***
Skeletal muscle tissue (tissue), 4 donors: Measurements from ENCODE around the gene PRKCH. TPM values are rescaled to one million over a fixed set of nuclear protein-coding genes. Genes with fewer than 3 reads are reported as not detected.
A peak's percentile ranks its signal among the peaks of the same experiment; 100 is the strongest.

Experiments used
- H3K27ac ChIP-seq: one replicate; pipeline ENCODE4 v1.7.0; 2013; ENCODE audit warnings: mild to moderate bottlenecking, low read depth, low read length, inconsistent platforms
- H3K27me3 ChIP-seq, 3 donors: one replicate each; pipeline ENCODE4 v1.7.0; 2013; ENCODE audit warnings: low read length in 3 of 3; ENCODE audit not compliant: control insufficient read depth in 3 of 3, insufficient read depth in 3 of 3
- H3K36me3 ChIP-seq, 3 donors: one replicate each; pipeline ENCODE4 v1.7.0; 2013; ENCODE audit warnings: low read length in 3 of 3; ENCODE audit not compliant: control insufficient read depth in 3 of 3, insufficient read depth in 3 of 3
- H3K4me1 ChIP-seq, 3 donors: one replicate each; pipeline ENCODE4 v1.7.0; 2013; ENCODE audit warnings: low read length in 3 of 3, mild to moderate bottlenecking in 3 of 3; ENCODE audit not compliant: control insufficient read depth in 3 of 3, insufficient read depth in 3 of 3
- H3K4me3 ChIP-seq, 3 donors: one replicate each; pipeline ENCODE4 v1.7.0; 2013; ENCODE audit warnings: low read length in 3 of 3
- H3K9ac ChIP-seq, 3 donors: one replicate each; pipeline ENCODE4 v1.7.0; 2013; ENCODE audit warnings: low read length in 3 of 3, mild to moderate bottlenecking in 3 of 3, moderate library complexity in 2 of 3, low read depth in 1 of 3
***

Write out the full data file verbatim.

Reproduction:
Skeletal muscle tissue (tissue), 4 donors: Measurements from ENCODE around the gene PRKCH. TPM values are rescaled to one million over a fixed set of nuclear protein-coding genes. Genes with fewer than 3 reads are reported as not detected.
A peak's percentile ranks its signal among the peaks of the same experiment; 100 is the strongest.

Experiments used
- H3K27ac ChIP-seq: one replicate; pipeline ENCODE4 v1.7.0; 2013; ENCODE audit warnings: mild to moderate bottlenecking, low read depth, low read length, inconsistent platforms
- H3K27me3 ChIP-seq, 3 donors: one replicate each; pipeline ENCODE4 v1.7.0; 2013; ENCODE audit warnings: low read length in 3 of 3; ENCODE audit not compliant: control insufficient read depth in 3 of 3, insufficient read depth in 3 of 3
- H3K36me3 ChIP-seq, 3 donors: one replicate each; pipeline ENCODE4 v1.7.0; 2013; ENCODE audit warnings: low read length in 3 of 3; ENCODE audit not compliant: control insufficient read depth in 3 of 3, insufficient read depth in 3 of 3
- H3K4me1 ChIP-seq, 3 donors: one replicate each; pipeline ENCODE4 v1.7.0; 2013; ENCODE audit warnings: low read length in 3 of 3, mild to moderate bottlenecking in 3 of 3; ENCODE audit not compliant: control insufficient read depth in 3 of 3, insufficient read depth in 3 of 3
- H3K4me3 ChIP-seq, 3 donors: one replicate each; pipeline ENCODE4 v1.7.0; 2013; ENCODE audit warnings: low read length in 3 of 3
- H3K9ac ChIP-seq, 3 donors: one replicate each; pipeline ENCODE4 v1.7.0; 2013; ENCODE audit warnings: low read length in 3 of 3, mild to moderate bottlenecking in 3 of 3, moderate library complexity in 2 of 3, low read depth in 1 of 3